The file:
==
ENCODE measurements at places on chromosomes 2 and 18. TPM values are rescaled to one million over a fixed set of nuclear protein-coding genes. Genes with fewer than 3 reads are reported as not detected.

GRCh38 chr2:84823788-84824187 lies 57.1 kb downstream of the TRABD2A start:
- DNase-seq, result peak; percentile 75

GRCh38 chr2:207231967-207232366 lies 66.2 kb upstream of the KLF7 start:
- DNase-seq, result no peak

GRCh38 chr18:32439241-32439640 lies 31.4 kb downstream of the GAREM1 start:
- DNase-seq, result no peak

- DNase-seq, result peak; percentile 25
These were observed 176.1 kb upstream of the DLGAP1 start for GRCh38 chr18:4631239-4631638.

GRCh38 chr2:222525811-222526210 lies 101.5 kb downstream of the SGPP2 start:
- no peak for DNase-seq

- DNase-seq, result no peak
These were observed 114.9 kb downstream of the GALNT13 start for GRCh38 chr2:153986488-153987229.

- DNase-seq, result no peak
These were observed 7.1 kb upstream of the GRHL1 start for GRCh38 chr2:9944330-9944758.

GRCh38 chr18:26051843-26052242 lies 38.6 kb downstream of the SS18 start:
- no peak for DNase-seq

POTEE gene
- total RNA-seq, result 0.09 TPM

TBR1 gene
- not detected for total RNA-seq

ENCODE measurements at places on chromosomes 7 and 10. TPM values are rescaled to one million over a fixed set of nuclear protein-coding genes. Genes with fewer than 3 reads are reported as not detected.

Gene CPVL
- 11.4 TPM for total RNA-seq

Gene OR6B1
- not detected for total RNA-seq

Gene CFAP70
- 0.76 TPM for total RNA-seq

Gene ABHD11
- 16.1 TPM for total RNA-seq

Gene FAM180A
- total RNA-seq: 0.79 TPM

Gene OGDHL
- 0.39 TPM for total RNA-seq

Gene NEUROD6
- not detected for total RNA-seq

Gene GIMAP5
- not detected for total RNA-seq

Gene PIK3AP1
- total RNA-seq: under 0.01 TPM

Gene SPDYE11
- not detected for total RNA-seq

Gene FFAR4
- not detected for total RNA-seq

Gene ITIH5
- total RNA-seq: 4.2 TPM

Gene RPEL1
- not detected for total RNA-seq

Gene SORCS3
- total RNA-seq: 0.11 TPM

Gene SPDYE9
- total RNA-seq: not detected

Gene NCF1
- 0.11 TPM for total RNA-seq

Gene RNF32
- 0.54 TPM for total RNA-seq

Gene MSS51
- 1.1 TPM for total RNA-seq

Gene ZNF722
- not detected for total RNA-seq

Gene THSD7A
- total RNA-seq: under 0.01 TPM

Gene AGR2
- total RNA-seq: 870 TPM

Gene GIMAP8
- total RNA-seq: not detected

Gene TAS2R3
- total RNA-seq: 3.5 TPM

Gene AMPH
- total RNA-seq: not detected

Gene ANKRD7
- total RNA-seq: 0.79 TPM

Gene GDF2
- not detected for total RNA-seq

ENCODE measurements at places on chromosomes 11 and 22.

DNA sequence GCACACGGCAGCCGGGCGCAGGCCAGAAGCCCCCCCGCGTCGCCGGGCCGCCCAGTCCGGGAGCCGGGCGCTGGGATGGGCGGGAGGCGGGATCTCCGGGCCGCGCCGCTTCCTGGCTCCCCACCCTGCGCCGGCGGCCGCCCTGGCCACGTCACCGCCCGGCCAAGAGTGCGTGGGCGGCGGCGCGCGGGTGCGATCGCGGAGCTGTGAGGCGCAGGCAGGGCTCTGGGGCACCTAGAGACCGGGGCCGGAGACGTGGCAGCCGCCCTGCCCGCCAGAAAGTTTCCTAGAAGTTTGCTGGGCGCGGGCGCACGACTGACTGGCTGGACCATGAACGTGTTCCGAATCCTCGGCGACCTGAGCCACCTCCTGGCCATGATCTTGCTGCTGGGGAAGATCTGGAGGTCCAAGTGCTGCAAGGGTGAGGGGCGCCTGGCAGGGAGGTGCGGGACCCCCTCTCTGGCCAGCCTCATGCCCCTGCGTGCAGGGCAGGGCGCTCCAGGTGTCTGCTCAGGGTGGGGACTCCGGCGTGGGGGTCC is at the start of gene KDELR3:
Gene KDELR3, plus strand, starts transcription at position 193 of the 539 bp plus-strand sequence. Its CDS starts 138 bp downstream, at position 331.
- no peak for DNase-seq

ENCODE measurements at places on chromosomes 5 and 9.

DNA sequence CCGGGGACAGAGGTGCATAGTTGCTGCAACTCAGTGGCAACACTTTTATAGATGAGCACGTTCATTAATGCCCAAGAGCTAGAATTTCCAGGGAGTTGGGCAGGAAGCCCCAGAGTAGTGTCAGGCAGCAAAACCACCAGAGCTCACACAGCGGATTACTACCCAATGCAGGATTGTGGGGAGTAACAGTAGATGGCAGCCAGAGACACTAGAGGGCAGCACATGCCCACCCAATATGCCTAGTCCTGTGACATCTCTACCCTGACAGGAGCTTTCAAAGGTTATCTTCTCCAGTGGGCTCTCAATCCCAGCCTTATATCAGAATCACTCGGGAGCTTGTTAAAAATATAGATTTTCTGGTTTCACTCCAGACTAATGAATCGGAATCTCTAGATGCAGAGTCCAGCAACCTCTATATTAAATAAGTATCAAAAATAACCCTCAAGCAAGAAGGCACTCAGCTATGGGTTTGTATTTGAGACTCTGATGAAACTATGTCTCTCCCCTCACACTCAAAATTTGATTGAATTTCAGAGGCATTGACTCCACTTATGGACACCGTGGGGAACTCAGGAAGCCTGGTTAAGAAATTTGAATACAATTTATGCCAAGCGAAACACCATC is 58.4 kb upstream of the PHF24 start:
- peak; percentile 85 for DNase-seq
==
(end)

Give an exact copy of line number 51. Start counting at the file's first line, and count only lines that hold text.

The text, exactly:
Gene SPDYE9